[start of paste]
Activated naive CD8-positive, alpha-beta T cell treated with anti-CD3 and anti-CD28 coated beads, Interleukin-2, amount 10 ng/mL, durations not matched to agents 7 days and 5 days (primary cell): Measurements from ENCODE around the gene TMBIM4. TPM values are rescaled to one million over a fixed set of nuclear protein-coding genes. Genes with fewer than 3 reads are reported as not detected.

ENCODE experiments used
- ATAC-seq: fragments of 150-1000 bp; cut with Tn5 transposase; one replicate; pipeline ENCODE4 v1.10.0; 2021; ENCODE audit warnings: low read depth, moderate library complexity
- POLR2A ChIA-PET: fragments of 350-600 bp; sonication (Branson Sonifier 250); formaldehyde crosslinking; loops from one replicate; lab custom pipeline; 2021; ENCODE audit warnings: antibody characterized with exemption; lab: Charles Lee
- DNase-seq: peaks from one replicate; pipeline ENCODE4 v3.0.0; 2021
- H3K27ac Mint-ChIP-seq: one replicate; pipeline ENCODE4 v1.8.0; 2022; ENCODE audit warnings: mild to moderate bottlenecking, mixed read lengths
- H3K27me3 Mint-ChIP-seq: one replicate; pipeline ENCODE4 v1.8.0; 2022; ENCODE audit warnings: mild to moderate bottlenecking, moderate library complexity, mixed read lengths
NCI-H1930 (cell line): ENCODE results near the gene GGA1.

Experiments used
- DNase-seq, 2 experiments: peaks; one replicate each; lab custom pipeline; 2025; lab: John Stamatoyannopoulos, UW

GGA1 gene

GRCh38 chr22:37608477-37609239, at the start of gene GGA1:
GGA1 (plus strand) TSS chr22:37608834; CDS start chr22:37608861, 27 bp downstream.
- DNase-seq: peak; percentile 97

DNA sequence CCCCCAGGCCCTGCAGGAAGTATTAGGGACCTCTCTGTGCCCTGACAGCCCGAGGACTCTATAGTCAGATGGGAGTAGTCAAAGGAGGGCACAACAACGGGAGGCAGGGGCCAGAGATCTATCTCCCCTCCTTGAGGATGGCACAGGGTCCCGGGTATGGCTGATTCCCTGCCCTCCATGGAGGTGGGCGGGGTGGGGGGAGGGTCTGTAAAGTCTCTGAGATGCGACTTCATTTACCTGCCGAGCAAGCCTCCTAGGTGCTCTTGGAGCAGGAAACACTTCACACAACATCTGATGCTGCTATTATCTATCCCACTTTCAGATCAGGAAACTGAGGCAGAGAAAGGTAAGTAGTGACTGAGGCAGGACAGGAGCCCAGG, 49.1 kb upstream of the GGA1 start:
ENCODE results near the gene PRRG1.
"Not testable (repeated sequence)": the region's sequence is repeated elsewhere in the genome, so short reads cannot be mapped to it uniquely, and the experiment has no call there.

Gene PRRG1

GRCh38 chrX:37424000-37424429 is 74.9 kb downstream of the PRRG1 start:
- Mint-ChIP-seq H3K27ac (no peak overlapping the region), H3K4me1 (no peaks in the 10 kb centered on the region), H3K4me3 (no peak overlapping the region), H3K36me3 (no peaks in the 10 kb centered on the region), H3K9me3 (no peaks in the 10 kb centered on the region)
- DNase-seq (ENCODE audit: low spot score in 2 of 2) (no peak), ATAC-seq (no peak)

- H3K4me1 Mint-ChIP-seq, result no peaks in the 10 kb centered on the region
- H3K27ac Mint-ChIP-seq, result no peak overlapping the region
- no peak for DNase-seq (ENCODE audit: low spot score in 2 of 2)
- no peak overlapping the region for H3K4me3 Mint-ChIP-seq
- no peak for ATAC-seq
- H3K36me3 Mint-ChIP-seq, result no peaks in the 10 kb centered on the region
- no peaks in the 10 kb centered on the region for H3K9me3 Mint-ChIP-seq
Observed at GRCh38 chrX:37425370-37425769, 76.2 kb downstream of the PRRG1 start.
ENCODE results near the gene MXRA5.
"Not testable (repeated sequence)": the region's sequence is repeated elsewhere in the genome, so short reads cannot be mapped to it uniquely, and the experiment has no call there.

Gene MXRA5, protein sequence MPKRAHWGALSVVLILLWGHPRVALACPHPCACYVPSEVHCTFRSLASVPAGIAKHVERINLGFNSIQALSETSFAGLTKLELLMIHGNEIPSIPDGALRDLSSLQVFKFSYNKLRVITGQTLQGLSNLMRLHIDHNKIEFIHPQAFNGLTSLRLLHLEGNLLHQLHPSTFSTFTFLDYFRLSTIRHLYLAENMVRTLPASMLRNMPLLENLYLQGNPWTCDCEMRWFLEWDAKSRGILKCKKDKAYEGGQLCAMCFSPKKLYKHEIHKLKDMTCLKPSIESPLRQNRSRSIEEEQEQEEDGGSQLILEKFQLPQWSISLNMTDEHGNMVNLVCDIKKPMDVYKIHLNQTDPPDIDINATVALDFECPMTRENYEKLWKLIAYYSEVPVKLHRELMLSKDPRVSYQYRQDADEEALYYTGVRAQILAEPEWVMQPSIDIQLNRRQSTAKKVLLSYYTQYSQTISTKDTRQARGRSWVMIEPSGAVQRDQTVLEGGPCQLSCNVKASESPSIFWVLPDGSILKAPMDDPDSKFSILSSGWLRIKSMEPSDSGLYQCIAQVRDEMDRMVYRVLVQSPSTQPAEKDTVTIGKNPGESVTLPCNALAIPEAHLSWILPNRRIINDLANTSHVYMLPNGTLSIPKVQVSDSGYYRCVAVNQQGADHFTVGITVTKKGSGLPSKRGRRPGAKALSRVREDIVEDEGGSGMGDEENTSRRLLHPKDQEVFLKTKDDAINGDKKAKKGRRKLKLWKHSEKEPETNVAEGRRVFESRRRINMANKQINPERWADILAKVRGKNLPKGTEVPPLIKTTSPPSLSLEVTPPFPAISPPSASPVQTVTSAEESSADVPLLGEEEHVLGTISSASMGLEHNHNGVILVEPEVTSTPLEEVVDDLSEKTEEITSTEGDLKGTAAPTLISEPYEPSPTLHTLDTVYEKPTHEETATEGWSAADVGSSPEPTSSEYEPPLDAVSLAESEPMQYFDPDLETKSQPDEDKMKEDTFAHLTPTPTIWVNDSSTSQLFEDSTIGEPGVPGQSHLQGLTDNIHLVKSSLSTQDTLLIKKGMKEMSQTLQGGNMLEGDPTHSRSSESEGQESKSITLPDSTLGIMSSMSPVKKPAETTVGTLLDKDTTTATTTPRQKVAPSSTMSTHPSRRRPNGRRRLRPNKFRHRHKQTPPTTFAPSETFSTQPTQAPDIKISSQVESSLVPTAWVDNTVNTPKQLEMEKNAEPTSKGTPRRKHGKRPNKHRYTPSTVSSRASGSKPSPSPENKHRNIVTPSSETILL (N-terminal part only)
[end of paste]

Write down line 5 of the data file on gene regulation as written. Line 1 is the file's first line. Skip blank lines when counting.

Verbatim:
- DNase-seq: peaks from one replicate; pipeline ENCODE4 v3.0.0; 2021